Children are not small adults. They have special needs based on their physiologic, anatomic, developmental and cognitive attributes, all of which put them at increased risk during a disaster or terrorist event. Some of their unique vulnerabilities in a disaster event include:

  • Developmental and cognitive levels may impede their ability to escape danger;
  • Age and cognitive development may not be sufficiently developed to convey medical history or other pertinent information if they become separated from their parents;
  • Weight appropriate medications as well as appropriately sized equipment and supplies are essential in order to effectively treat children;
  • Children with chronic conditions and special health-care needs are particularly at risk if their survival depends upon medications or medical technology, such as ventilators
  • Less blood and fluid reserves increases their risk for dehydration and shock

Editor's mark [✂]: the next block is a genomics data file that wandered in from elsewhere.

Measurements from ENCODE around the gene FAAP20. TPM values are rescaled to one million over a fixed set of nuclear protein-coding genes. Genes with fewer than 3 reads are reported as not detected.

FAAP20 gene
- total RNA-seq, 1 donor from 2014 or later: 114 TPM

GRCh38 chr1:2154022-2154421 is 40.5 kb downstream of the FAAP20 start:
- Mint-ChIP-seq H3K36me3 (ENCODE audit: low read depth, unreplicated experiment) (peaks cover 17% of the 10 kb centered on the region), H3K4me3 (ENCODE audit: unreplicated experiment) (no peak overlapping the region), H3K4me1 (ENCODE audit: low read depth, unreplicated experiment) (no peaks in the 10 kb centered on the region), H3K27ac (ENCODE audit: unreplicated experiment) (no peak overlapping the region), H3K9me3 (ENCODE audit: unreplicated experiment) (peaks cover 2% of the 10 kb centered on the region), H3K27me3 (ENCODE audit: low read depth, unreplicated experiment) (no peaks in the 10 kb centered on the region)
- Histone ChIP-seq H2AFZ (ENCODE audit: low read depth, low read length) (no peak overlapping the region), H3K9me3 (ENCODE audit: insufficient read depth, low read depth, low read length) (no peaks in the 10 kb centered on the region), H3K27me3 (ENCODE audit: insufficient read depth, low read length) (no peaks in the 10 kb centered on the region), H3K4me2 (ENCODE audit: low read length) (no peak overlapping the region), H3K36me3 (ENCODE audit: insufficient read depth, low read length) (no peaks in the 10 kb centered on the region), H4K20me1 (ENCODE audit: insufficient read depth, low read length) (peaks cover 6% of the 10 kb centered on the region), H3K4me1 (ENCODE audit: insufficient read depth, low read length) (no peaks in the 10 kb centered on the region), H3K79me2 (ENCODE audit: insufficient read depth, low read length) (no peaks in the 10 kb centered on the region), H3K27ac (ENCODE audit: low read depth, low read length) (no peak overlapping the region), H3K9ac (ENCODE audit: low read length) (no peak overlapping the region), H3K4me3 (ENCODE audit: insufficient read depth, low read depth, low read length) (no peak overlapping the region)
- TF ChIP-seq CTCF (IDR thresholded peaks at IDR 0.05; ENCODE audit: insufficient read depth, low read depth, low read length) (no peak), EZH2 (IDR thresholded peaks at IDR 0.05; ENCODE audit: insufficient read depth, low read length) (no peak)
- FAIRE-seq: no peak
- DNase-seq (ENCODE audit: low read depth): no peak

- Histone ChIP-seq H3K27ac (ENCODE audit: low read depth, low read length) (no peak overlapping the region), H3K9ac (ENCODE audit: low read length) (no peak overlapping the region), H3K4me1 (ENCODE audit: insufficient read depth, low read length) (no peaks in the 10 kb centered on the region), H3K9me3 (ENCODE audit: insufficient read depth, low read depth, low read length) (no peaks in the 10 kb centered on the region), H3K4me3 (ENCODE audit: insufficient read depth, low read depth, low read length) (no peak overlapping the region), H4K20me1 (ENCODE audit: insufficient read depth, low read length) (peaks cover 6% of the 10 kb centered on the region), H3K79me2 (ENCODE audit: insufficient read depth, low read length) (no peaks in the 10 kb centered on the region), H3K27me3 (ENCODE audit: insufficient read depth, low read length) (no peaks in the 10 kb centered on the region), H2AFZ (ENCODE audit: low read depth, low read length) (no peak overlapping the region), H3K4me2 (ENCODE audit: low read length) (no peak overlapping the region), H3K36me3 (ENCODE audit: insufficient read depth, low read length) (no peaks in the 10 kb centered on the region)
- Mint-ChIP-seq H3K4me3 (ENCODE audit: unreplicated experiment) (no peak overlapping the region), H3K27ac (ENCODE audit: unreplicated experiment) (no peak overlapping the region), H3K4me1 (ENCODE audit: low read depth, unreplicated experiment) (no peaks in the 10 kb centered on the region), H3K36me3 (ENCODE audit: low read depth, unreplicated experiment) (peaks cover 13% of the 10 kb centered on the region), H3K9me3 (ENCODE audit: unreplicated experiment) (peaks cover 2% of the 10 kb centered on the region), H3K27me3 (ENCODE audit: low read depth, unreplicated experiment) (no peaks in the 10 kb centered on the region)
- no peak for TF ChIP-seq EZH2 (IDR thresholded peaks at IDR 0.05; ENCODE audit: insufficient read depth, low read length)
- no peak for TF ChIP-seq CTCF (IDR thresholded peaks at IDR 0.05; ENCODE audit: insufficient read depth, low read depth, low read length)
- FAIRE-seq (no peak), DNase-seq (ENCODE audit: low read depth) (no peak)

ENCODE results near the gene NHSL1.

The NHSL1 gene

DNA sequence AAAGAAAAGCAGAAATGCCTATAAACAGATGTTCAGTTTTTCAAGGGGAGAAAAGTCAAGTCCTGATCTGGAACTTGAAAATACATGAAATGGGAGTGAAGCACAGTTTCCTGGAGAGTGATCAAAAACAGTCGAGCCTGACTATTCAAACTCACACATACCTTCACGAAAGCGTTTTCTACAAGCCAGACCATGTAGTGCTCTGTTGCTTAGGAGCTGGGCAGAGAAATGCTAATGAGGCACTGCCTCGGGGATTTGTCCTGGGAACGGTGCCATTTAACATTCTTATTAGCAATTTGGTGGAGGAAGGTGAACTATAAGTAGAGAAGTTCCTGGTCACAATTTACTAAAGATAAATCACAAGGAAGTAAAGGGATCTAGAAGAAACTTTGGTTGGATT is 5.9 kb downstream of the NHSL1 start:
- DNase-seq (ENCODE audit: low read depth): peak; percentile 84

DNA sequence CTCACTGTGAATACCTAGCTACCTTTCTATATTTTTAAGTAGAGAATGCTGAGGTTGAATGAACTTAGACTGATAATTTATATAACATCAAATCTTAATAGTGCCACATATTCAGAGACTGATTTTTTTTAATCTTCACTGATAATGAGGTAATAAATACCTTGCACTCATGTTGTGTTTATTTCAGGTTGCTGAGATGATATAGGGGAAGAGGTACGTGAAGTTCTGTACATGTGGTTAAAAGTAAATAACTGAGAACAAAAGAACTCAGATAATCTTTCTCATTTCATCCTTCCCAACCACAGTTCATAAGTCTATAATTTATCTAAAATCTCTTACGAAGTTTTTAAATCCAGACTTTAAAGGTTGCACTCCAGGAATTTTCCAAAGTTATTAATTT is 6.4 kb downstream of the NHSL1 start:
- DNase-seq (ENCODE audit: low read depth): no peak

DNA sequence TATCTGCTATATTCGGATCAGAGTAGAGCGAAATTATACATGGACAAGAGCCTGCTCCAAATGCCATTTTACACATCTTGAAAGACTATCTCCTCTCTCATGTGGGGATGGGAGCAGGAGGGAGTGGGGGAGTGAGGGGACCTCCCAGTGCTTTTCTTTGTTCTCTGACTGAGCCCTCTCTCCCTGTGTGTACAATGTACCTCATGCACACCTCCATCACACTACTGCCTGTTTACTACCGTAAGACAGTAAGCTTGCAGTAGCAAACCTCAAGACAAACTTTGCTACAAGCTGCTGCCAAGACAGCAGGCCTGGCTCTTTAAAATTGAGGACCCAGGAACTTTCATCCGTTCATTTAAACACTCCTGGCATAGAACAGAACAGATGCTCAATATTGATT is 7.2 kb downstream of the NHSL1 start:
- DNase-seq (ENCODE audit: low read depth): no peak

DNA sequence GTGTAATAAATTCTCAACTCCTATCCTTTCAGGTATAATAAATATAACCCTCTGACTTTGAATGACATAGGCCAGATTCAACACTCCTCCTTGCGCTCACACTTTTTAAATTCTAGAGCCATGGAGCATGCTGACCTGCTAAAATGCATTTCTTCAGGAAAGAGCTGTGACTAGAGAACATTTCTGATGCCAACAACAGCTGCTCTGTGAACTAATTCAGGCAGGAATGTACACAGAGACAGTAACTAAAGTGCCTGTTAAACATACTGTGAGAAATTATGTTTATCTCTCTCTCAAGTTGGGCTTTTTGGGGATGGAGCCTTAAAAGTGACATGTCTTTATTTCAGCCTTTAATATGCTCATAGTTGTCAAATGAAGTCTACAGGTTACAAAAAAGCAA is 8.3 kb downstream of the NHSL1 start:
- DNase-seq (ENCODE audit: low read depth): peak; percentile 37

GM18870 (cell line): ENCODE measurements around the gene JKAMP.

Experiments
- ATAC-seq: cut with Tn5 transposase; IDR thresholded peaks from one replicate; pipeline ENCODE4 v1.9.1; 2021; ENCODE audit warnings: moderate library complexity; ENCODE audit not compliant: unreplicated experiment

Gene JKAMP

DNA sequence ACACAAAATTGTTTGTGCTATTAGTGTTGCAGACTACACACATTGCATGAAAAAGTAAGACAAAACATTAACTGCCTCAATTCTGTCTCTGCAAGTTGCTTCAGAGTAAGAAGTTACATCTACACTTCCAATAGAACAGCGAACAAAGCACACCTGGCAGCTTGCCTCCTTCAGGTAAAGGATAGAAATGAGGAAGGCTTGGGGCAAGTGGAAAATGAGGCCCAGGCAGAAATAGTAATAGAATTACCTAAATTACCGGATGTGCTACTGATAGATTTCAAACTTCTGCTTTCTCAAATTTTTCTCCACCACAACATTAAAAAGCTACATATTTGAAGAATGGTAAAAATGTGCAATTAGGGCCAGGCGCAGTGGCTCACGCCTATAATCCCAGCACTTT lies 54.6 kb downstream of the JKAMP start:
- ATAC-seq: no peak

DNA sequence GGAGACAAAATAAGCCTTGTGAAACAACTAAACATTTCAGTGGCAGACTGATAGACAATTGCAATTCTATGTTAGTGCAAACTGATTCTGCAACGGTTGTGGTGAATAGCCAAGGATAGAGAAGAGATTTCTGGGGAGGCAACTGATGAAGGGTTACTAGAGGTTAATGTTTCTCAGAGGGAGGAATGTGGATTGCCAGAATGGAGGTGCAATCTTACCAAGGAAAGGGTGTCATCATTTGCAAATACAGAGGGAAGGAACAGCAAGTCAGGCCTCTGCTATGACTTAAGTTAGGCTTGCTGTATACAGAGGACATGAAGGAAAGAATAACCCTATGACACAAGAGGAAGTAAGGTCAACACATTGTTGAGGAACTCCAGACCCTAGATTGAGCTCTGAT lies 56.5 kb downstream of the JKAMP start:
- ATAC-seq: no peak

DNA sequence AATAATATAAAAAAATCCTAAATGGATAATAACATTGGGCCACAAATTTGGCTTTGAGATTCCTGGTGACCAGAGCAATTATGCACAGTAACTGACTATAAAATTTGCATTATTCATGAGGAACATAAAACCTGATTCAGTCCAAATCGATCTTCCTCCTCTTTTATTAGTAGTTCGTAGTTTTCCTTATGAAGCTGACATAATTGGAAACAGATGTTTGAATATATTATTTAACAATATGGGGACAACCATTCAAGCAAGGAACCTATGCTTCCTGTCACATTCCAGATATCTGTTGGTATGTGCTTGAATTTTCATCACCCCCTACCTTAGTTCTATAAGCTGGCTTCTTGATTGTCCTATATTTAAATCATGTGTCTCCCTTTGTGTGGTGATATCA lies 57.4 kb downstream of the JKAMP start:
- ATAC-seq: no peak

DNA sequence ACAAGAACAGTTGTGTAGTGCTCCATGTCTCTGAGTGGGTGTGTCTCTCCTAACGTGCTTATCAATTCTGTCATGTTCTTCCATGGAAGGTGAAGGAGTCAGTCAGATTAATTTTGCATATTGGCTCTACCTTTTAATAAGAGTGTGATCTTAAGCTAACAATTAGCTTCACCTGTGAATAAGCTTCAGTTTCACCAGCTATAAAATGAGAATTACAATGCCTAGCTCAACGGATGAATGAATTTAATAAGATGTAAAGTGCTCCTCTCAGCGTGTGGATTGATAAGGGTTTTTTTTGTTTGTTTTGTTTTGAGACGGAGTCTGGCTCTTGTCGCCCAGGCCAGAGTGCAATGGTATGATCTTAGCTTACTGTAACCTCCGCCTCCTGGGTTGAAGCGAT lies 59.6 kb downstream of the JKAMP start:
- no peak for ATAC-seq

• Higher respiratory rates put children at risk for greater exposure to aerosolized agents
  • More permeable skin and larger skin surface to mass ratio increases their exposure risk to some biological and chemical agents; this also increases their risk for hypothermia
  • Increased vulnerability to radiation exposure requires a more vigorous medical response than adults

Cited from the Illinois Emergency Medical System for Children Program.

Upcoming Conferences
The National Pediatric Disaster Coalition Conference is nesting within the National Healthcare Coalition Preparedness Conference. For additional information, click on the image below.
A Decade After Katrina, Children Remain Vulnerable in Disaster Response. According to a report released by Save the Children in July, nearly four in five of the recommendations made by a national commission on children in disasters have not been adopted- nearly 10 years after Hurricane Katrina. D. R. Superville, Education Week, July 15, 2015
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